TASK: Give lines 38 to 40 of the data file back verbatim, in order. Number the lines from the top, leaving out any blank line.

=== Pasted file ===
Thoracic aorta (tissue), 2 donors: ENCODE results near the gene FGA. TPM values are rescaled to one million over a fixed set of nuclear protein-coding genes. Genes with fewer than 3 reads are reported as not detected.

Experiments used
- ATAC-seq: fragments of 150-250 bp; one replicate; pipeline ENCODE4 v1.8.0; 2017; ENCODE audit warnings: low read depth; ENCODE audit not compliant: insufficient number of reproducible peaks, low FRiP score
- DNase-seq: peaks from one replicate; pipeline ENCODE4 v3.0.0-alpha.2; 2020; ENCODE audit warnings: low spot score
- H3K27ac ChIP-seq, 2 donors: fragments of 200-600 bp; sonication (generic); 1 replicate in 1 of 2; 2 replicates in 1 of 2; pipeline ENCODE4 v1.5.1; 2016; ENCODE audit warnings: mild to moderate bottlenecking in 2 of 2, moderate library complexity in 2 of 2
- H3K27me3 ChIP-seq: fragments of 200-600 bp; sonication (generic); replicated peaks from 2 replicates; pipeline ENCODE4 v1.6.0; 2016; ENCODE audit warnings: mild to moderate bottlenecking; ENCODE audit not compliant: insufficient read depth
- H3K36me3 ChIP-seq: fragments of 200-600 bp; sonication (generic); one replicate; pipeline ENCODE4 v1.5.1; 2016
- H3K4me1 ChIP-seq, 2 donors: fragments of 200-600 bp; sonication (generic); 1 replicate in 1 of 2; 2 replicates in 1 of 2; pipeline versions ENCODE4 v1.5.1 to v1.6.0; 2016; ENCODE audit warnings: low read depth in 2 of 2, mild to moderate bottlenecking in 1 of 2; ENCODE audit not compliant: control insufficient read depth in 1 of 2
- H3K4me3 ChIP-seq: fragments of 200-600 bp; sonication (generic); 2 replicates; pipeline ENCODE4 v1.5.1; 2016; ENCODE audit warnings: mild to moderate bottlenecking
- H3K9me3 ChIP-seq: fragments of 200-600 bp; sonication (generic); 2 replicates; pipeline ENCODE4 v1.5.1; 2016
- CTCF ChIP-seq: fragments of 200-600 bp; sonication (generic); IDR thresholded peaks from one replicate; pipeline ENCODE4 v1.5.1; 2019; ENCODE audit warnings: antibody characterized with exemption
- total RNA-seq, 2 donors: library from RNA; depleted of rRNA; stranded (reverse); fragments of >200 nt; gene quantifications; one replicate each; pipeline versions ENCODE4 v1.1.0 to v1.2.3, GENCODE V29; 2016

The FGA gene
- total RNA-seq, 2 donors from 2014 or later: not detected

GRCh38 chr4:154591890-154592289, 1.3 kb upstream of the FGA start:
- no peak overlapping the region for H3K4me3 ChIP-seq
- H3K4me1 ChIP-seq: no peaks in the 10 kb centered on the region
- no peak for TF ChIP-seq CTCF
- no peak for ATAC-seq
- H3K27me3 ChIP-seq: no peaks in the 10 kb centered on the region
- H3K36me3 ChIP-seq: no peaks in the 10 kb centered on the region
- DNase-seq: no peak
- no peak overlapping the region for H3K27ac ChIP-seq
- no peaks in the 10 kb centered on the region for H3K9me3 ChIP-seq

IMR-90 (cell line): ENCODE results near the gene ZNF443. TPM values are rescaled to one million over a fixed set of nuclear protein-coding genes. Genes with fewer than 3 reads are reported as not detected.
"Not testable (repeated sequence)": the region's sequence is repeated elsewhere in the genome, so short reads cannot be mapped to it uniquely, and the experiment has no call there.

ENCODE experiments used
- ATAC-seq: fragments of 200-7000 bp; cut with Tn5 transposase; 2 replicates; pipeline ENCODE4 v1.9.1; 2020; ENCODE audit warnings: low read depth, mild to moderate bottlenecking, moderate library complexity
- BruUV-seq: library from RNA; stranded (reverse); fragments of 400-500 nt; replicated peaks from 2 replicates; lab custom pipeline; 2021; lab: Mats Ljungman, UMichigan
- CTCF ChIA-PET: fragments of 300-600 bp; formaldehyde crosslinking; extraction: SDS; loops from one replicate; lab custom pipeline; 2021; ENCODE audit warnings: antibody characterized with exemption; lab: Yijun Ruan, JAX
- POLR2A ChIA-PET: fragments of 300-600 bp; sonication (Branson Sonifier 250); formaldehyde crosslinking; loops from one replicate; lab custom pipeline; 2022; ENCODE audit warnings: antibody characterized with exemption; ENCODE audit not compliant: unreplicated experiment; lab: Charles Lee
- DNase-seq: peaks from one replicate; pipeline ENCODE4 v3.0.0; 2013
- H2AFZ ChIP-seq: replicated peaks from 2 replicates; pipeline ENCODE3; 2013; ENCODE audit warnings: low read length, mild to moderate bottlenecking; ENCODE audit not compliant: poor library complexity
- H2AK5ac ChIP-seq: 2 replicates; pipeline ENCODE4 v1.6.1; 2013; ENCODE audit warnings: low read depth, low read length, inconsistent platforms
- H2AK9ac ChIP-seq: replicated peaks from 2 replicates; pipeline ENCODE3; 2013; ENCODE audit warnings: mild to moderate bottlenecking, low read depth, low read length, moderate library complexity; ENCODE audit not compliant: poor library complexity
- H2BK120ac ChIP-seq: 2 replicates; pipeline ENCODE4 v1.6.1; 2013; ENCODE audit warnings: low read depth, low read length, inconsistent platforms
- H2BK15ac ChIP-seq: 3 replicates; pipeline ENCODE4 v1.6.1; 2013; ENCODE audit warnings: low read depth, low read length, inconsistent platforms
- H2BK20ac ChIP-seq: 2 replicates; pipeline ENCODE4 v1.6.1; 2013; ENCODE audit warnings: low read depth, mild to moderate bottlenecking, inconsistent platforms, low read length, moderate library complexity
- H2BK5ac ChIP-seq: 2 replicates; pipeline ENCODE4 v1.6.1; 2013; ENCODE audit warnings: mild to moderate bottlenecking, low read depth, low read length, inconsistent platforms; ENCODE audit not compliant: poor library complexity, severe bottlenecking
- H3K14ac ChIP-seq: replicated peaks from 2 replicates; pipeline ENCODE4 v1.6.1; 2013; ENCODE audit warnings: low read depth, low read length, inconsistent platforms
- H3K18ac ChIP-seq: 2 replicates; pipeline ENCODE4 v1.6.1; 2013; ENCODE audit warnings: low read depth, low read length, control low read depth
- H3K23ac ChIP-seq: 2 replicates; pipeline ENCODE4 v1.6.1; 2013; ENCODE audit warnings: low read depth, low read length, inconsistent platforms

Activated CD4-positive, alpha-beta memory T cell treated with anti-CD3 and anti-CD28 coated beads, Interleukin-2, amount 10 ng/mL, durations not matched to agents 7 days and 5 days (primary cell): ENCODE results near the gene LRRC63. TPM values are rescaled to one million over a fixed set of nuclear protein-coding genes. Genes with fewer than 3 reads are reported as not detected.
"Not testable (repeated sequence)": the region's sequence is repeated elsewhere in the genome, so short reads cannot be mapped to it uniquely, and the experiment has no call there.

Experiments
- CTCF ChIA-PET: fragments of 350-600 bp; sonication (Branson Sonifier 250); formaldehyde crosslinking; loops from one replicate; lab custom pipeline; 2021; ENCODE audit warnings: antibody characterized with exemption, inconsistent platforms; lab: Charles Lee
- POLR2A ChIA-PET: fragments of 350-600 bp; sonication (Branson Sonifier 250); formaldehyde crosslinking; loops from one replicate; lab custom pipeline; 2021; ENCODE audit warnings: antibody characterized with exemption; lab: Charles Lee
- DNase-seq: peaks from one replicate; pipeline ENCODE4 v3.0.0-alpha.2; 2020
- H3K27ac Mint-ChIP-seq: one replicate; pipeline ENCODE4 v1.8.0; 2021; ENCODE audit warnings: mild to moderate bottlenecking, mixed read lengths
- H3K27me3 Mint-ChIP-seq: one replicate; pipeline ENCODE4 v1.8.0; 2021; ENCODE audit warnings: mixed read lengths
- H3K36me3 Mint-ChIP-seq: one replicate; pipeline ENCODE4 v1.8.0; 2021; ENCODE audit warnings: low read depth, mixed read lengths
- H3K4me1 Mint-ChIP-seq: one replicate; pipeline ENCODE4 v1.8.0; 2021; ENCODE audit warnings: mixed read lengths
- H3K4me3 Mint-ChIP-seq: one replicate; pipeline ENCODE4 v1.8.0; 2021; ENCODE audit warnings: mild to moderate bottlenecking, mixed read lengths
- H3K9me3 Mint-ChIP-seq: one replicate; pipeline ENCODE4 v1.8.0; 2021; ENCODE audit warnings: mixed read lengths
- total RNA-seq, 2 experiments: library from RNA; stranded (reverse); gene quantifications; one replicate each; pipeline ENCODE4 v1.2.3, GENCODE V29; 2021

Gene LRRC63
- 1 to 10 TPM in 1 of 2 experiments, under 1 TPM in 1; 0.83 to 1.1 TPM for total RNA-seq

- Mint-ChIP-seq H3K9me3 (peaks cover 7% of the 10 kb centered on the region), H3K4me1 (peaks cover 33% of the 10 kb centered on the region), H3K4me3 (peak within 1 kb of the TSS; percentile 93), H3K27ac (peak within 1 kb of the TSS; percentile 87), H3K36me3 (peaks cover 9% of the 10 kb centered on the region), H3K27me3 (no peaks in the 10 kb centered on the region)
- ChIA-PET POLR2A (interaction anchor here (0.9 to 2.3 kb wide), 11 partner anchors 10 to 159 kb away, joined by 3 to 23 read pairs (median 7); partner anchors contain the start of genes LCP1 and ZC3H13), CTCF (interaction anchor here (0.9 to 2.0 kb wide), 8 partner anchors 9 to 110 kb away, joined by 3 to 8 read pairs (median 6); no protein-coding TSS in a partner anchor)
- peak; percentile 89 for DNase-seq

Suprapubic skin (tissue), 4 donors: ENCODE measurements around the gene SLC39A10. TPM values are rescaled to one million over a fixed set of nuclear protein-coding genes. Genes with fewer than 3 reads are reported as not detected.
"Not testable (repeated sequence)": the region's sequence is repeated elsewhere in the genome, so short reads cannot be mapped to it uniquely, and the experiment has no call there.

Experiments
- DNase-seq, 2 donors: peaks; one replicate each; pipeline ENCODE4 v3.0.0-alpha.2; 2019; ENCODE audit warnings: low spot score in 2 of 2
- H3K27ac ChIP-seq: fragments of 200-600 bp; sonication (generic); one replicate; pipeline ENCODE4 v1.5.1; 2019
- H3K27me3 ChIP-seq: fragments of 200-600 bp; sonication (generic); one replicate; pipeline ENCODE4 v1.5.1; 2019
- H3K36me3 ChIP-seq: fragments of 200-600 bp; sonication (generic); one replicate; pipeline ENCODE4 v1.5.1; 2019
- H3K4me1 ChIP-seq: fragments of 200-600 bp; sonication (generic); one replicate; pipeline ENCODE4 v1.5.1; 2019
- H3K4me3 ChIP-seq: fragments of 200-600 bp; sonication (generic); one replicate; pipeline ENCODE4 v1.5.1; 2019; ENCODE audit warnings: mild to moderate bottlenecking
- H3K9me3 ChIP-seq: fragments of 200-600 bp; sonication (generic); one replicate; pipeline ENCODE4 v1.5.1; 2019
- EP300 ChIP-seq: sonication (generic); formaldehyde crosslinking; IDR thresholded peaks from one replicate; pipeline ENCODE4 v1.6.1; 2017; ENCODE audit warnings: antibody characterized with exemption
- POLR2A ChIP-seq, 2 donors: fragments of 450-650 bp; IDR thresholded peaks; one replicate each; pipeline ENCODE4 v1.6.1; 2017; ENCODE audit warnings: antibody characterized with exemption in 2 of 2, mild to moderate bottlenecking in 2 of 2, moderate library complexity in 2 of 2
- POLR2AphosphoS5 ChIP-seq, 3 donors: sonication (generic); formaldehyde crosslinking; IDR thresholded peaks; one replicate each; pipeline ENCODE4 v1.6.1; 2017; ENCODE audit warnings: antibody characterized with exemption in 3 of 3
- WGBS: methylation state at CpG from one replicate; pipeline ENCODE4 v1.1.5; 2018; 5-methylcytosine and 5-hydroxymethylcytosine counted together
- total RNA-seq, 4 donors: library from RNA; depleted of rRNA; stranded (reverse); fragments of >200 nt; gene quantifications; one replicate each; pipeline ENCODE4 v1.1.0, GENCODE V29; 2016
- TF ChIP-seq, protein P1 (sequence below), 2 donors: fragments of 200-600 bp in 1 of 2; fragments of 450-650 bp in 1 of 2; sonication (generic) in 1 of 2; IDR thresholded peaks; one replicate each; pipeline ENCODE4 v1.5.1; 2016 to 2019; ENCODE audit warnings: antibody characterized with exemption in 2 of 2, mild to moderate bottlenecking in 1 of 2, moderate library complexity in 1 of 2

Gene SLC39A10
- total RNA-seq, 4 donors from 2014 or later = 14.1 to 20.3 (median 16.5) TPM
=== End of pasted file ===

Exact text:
- H2BK20ac ChIP-seq: 2 replicates; pipeline ENCODE4 v1.6.1; 2013; ENCODE audit warnings: low read depth, mild to moderate bottlenecking, inconsistent platforms, low read length, moderate library complexity
- H2BK5ac ChIP-seq: 2 replicates; pipeline ENCODE4 v1.6.1; 2013; ENCODE audit warnings: mild to moderate bottlenecking, low read depth, low read length, inconsistent platforms; ENCODE audit not compliant: poor library complexity, severe bottlenecking
- H3K14ac ChIP-seq: replicated peaks from 2 replicates; pipeline ENCODE4 v1.6.1; 2013; ENCODE audit warnings: low read depth, low read length, inconsistent platforms